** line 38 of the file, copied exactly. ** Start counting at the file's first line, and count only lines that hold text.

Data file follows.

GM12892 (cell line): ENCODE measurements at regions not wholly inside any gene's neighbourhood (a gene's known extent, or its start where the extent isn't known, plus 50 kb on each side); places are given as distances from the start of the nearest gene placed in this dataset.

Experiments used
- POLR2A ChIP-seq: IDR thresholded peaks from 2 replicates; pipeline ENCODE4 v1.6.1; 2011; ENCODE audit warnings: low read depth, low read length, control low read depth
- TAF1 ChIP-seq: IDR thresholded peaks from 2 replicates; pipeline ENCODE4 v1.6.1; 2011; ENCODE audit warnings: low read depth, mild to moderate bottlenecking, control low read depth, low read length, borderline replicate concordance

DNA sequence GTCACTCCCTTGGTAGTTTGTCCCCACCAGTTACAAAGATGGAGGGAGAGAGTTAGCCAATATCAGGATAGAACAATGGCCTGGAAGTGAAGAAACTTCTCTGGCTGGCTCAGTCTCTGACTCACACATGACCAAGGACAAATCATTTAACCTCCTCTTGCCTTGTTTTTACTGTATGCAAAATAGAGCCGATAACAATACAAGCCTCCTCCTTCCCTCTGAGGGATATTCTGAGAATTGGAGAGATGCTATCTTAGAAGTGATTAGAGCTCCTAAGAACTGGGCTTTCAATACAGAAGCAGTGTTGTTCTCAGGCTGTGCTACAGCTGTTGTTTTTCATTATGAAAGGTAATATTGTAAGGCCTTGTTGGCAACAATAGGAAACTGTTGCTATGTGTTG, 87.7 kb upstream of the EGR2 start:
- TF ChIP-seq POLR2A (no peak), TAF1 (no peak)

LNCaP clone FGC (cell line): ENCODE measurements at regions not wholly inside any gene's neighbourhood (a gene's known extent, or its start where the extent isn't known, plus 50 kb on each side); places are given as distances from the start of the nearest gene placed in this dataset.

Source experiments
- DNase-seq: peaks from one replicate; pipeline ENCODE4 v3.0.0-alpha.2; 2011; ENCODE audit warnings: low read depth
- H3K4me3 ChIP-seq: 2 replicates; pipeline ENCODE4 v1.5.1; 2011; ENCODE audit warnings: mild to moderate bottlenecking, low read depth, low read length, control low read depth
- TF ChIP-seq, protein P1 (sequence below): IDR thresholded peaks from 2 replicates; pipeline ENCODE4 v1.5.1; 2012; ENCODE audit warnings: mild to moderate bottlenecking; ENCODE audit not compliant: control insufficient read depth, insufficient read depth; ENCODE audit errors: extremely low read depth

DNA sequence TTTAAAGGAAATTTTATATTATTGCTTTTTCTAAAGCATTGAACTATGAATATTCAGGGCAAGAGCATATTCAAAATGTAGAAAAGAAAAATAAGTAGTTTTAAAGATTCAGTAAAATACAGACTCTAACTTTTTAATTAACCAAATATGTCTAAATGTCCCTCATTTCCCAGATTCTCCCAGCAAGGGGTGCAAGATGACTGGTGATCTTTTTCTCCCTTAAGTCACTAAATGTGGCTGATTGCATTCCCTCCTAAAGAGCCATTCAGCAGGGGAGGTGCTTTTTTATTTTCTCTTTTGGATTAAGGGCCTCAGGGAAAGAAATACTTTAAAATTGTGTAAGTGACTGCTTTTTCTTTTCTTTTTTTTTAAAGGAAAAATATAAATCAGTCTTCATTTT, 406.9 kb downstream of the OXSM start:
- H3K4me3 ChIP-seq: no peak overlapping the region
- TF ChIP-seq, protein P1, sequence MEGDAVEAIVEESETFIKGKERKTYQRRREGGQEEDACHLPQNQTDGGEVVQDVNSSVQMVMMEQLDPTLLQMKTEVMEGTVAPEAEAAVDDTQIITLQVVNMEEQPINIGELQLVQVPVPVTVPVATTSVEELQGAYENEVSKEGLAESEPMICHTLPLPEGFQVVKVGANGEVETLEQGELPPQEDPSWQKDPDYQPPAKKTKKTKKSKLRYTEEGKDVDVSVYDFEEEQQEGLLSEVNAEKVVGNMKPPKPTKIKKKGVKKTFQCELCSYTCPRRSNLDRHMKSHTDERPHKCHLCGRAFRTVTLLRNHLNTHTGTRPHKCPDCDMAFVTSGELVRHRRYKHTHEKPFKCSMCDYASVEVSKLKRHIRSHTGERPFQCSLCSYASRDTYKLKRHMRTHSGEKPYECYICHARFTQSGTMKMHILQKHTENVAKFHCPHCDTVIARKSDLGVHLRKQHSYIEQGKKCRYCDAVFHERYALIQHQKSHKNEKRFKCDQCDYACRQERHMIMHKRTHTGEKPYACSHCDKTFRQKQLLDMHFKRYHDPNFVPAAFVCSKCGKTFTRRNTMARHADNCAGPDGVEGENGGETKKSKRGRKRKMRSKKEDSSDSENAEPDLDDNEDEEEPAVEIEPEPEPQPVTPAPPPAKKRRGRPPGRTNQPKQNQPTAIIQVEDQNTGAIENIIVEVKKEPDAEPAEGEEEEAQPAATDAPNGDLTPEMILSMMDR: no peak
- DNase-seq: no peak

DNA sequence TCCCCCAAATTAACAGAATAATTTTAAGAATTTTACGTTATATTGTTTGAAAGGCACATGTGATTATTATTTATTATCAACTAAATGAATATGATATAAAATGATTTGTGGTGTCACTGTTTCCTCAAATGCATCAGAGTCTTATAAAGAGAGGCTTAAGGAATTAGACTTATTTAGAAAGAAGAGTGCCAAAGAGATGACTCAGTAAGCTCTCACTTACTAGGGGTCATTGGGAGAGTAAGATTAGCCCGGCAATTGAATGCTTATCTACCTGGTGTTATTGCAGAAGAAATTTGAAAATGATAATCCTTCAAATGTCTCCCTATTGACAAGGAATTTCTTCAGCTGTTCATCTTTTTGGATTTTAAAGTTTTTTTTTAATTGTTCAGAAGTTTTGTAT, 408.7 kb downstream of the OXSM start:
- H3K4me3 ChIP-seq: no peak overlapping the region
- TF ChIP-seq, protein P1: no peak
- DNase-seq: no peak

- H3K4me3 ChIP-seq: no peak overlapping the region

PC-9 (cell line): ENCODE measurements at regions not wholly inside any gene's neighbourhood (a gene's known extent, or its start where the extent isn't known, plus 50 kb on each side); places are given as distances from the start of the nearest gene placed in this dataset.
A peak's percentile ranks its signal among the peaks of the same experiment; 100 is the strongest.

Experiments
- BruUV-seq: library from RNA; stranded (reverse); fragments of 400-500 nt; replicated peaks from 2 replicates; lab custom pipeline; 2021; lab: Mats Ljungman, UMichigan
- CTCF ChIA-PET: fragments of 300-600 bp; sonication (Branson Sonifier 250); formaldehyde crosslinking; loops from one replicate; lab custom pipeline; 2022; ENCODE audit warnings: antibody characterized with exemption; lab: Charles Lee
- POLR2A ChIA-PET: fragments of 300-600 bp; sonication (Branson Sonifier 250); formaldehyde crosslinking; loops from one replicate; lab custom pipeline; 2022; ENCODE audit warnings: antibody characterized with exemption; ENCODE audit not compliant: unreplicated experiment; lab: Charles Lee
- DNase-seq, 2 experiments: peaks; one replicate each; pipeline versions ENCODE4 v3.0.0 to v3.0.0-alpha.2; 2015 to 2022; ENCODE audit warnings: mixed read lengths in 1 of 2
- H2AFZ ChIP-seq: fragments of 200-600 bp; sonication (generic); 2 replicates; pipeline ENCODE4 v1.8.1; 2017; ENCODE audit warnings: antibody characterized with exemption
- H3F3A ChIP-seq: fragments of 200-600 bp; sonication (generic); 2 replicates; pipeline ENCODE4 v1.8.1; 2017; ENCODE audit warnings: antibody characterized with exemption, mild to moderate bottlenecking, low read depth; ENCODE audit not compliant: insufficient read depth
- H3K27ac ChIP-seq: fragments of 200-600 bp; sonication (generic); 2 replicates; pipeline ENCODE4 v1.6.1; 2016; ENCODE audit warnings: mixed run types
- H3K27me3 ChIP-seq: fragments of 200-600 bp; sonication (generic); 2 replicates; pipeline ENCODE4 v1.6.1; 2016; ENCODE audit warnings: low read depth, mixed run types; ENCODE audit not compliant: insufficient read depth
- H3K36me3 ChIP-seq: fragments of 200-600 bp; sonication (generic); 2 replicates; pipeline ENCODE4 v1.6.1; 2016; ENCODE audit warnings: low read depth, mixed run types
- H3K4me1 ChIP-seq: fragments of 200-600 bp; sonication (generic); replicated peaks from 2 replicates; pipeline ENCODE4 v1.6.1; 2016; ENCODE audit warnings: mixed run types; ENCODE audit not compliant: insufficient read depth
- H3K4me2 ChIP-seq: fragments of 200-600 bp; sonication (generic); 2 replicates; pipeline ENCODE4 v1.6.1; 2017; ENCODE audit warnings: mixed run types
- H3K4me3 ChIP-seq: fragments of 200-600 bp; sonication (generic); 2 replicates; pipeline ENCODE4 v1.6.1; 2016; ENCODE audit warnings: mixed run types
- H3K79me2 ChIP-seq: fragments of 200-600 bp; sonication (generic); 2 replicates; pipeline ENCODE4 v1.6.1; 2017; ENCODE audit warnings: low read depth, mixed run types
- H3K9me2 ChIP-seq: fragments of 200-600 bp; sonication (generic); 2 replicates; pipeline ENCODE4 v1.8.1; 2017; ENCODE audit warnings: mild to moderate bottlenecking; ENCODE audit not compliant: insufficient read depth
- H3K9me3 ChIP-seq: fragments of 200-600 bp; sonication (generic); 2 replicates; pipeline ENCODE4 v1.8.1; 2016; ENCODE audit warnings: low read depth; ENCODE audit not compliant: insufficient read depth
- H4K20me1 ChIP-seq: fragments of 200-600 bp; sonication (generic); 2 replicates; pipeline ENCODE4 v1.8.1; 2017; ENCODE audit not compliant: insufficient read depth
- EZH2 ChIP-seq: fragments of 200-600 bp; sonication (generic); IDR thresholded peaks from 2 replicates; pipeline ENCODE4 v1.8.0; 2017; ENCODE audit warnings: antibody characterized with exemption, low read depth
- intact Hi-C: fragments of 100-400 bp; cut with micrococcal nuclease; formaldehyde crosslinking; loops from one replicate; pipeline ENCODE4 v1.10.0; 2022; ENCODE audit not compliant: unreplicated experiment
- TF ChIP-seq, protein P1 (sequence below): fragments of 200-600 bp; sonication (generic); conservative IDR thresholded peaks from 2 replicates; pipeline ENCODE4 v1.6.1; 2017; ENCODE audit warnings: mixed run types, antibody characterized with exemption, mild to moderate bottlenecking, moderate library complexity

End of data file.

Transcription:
- H3K9me3 ChIP-seq: fragments of 200-600 bp; sonication (generic); 2 replicates; pipeline ENCODE4 v1.8.1; 2016; ENCODE audit warnings: low read depth; ENCODE audit not compliant: insufficient read depth